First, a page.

--> Post-Brexit: How Far Will Stocks Fall Before Bulls Return?

Post-Brexit: How Far Will Stocks Fall Before Bulls Return?

Brexit market supportWith global stock markets getting hit pretty hard in reaction to Britain’s decision to exit the European Union (“Brexit”), it’s easy to panic over how much stocks have recently fallen.

However, in times like these, it’s crucial to rely on “no nonsense” technical analysis to maintain an objective view to determine just how far stocks may fall before buyers step back in.

Continue reading to see a calm, clear picture of the next major support levels of the S&P 500, NASDAQ Composite, and small-cap Russell 2000 indices, as well as some crucial advice on how to trade this post-Brexit market in the near-term.

High Volatility = Less Trend & More Risk

Before reviewing the key charts, we would first like you to understand how the recent increase in stock market volatility affects swing traders.

When volatility picks up, as it has over the past few weeks (especially last Friday), the price action becomes less reliable, thereby making it very difficult to set tight stops. In volatile markets, the odds of opening “gap downs” increase as well.

Generally speaking, since the short-term trend is no longer in place, the potential for gains on new trades will decrease. Accordingly, the odds of getting stopped out will increase, which means the odds of producing a solid gain will decrease. This is what we call a very low reward-to-risk environment. The potential for reward is very little versus the risk.

In a bullish market, volatility remains low, and price action is much more reliable. This allows swing traders to set tight protective stops.

As such, the odds of getting stopped out decrease, while the odds of producing an above average gain increase. This is known a positive reward-to-risk environment. In such environments, the potential reward far outweighs the risk.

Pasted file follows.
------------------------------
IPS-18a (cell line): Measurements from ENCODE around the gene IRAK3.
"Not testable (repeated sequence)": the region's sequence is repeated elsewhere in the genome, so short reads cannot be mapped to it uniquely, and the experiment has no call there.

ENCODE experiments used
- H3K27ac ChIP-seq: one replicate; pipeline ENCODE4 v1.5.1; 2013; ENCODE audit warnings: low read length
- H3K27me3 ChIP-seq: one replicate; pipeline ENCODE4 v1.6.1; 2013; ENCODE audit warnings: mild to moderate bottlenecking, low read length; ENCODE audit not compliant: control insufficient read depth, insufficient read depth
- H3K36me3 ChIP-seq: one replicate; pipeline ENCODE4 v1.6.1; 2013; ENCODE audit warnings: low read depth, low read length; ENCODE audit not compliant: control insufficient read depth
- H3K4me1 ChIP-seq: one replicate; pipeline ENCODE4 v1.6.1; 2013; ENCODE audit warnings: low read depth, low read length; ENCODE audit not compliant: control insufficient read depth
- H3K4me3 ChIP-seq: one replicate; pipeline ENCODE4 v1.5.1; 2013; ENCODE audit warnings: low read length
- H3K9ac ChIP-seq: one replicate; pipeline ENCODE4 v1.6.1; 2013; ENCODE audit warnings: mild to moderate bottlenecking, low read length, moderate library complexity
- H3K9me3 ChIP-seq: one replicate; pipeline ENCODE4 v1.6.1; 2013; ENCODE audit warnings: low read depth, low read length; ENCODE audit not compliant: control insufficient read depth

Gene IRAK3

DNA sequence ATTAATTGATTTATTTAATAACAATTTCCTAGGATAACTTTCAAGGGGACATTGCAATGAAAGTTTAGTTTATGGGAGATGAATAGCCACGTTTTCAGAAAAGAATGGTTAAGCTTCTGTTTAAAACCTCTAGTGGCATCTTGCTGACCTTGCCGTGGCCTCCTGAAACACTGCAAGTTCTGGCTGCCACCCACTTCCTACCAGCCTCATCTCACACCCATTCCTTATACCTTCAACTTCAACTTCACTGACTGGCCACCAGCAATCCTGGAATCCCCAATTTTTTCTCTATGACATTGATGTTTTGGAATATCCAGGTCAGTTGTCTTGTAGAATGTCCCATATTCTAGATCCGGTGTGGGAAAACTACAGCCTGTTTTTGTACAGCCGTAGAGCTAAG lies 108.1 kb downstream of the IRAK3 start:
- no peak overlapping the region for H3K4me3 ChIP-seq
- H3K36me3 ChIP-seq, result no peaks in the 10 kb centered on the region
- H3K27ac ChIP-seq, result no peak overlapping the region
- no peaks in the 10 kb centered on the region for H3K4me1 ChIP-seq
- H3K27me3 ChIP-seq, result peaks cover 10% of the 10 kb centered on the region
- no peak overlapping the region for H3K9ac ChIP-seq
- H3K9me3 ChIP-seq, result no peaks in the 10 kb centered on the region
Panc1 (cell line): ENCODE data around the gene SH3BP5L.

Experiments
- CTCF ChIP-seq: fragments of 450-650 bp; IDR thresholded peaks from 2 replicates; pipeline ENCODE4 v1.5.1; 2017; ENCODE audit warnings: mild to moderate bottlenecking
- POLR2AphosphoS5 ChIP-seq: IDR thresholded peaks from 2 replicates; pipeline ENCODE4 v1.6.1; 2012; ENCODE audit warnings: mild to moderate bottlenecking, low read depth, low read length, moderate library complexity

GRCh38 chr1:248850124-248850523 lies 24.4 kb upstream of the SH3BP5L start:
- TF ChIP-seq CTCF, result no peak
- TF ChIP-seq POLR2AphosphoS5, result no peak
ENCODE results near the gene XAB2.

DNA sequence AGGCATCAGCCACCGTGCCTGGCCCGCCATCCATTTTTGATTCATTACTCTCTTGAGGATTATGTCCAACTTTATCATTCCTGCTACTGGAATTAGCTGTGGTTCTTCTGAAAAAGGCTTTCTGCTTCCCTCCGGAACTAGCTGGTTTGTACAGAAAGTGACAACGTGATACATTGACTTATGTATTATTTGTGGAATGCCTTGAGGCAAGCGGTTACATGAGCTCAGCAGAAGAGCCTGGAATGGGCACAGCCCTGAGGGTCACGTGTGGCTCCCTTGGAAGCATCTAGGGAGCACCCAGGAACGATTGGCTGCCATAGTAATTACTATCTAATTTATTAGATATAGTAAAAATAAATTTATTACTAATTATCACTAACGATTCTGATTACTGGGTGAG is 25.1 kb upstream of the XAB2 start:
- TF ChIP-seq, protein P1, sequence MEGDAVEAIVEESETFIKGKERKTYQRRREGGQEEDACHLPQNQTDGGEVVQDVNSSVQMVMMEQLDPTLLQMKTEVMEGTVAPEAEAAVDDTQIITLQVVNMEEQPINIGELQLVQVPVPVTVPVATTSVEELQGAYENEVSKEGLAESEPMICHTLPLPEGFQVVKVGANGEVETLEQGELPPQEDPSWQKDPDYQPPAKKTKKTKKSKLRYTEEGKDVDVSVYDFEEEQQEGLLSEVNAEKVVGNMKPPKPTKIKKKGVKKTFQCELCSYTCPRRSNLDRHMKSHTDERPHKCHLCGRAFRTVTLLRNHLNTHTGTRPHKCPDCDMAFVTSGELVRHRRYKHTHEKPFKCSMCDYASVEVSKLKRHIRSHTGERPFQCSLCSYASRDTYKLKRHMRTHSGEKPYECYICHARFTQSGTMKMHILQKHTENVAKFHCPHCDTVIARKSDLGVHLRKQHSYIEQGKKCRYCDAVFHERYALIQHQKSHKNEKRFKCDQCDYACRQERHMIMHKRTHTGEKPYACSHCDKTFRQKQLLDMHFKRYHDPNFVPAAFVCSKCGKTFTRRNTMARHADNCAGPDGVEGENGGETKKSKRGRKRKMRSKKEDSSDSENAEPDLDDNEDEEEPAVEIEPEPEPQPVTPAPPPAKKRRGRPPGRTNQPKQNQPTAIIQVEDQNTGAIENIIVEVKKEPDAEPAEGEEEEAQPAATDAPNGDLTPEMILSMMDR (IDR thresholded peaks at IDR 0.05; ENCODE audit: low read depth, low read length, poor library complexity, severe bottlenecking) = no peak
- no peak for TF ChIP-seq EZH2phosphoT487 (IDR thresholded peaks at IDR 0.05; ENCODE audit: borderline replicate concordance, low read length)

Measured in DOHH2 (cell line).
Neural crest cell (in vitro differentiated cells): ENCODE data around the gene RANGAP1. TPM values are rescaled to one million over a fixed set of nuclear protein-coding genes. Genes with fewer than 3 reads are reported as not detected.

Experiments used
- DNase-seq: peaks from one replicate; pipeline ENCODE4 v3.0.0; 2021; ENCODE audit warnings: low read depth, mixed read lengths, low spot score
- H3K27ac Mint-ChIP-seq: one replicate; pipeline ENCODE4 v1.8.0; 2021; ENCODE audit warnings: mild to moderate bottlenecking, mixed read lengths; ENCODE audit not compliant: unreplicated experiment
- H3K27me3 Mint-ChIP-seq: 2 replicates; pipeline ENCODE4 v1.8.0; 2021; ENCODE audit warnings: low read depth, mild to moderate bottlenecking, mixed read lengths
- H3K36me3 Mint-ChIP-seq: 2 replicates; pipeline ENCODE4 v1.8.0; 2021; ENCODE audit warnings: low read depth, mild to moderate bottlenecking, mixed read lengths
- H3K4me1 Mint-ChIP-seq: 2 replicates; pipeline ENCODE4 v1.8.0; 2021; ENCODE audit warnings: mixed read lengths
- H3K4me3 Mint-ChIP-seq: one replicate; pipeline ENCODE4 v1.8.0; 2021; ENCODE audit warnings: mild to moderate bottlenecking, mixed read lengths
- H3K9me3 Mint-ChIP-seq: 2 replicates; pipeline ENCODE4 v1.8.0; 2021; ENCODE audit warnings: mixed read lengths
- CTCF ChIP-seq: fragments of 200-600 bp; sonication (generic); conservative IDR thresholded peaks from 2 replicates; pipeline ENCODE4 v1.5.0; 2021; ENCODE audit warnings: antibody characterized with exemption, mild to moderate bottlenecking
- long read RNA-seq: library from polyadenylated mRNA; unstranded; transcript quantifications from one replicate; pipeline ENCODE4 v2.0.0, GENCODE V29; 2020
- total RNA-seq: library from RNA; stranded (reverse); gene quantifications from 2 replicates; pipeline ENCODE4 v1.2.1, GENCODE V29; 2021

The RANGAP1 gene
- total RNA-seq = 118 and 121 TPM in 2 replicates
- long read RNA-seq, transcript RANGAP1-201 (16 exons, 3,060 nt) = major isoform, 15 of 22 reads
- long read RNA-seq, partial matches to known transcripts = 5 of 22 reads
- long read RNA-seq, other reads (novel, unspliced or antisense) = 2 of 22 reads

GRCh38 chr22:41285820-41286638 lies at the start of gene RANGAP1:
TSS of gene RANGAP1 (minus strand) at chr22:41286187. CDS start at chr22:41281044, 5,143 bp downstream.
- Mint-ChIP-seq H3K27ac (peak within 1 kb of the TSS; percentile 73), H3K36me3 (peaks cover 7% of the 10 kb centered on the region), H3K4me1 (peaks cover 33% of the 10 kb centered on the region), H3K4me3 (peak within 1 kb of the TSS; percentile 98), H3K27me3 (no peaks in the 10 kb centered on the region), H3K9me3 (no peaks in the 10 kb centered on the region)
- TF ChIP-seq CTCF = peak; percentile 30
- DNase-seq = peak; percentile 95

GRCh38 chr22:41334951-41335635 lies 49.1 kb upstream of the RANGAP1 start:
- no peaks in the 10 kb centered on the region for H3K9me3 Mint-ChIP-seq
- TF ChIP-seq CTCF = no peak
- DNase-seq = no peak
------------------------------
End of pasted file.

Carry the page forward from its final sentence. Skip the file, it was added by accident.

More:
Triggered by last Friday‘s post-Brexit price action, current stock market volatility is high.

The S&P 500, NASDAQ Composite, and Russell 2000 all closed last week with an ugly, wide red bar (or candlestick), which suggests these charts will need at least a week or two of indecisive, choppy price action before they can return to trend mode.

Therefore, momentum swing traders should be extremely selective and use caution with new trade entries (both long and short) until the market’s next trend becomes established.

React, Don’t Predict

On the charts of major indices below, we show you long-term monthly charts for overall “big picture” perspective, followed by shorter-term weekly charts for close up views of current price action.

We do not like to spend time trying to predict where the market will go; rather, we show these technical charts simply to give you an idea of where key support levels exist. In turn, these support levels may attract buyers if/when the main stock market indexes drop to those levels.

Nevertheless, don’t forget that anything can and does happen on Wall Street, which is why we never try to predict anything. Rather, our job as technical swing traders is merely to react to the price action in front of us.

S&P 500 Index

The monthly chart of the benchmark S&P 500 shows the index is still trading above its 10-month moving average, a key level of long-term support that is similar to the 200-day moving average on a daily chart.

This is positive because, depending on how the action plays out, the long-term uptrend line (purple line) may provide support on a test.

At the very least, we expect the S&P to form a “higher low” on the monthly chart. Take a look: